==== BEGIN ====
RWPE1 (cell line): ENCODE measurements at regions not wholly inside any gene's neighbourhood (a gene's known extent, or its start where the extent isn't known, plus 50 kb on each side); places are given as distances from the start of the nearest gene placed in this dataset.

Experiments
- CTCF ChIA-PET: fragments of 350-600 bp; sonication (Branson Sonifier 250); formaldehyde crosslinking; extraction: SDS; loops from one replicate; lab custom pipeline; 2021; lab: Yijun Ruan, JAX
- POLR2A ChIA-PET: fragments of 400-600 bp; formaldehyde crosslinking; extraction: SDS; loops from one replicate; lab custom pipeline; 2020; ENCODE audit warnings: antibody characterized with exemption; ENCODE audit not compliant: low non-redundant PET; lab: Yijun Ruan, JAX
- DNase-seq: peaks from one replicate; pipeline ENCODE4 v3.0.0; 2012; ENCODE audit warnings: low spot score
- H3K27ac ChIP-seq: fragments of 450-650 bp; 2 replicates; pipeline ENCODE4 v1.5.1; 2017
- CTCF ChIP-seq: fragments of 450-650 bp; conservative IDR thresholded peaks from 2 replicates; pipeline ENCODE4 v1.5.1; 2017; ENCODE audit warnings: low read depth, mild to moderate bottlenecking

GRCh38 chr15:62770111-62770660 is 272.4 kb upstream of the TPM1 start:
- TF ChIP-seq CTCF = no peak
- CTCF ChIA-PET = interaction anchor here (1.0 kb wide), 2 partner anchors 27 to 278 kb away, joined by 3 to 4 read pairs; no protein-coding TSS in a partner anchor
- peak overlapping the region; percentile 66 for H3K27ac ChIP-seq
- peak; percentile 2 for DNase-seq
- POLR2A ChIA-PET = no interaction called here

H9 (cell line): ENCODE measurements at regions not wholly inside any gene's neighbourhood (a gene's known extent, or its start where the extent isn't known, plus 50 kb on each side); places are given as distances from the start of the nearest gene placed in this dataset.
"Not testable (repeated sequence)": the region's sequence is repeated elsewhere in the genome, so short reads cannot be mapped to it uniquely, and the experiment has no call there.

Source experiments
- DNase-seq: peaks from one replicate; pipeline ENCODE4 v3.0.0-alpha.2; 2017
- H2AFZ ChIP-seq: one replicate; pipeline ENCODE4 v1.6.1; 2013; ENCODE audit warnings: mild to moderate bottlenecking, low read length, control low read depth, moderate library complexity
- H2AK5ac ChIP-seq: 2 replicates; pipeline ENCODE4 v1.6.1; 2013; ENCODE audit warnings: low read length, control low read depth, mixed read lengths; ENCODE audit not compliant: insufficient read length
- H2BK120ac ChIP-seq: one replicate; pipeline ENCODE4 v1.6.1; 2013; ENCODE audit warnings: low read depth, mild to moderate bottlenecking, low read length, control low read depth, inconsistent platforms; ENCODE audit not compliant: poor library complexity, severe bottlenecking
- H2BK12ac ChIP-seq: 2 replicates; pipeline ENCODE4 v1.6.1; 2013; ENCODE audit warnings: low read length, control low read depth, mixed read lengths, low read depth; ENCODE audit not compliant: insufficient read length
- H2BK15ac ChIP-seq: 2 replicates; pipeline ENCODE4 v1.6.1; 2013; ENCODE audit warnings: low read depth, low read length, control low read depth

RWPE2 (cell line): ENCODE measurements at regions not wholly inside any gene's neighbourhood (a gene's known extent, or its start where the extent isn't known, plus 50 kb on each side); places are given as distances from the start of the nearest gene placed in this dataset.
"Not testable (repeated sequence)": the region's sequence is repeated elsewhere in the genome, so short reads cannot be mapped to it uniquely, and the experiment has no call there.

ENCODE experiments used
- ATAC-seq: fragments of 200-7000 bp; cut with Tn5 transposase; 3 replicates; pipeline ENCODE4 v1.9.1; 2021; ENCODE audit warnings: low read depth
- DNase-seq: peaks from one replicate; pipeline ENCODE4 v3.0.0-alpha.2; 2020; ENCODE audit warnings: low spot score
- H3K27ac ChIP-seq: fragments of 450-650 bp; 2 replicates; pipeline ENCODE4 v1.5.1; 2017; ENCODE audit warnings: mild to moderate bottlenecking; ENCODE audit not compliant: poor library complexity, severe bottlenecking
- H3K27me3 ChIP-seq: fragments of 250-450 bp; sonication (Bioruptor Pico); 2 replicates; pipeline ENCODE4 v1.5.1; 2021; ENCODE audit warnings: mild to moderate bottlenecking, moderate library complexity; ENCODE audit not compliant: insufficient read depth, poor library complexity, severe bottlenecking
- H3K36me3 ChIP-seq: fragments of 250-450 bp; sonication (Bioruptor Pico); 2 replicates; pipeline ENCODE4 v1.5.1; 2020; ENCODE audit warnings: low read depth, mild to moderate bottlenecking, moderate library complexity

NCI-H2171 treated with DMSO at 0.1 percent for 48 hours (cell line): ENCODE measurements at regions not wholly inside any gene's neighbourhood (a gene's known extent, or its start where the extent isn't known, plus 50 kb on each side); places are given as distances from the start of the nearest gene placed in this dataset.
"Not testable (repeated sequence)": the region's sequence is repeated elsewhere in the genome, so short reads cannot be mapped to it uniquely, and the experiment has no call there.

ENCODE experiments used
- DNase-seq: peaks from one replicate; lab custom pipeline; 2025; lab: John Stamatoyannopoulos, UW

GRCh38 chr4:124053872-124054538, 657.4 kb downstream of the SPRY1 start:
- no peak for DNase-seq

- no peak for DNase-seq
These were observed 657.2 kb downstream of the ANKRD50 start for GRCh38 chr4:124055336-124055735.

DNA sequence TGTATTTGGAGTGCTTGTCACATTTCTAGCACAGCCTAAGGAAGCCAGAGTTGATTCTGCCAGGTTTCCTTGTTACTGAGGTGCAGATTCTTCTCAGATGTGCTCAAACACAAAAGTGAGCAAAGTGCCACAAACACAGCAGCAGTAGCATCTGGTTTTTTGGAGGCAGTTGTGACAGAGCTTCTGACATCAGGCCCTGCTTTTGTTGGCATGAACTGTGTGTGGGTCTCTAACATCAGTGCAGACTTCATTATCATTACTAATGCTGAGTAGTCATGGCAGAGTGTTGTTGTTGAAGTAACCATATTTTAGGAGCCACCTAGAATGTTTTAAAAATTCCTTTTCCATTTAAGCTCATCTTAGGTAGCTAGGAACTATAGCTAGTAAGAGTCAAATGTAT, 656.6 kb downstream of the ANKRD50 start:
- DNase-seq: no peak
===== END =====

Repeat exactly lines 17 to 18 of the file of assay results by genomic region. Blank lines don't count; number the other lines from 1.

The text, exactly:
- DNase-seq: peaks from one replicate; pipeline ENCODE4 v3.0.0-alpha.2; 2017
- H2AFZ ChIP-seq: one replicate; pipeline ENCODE4 v1.6.1; 2013; ENCODE audit warnings: mild to moderate bottlenecking, low read length, control low read depth, moderate library complexity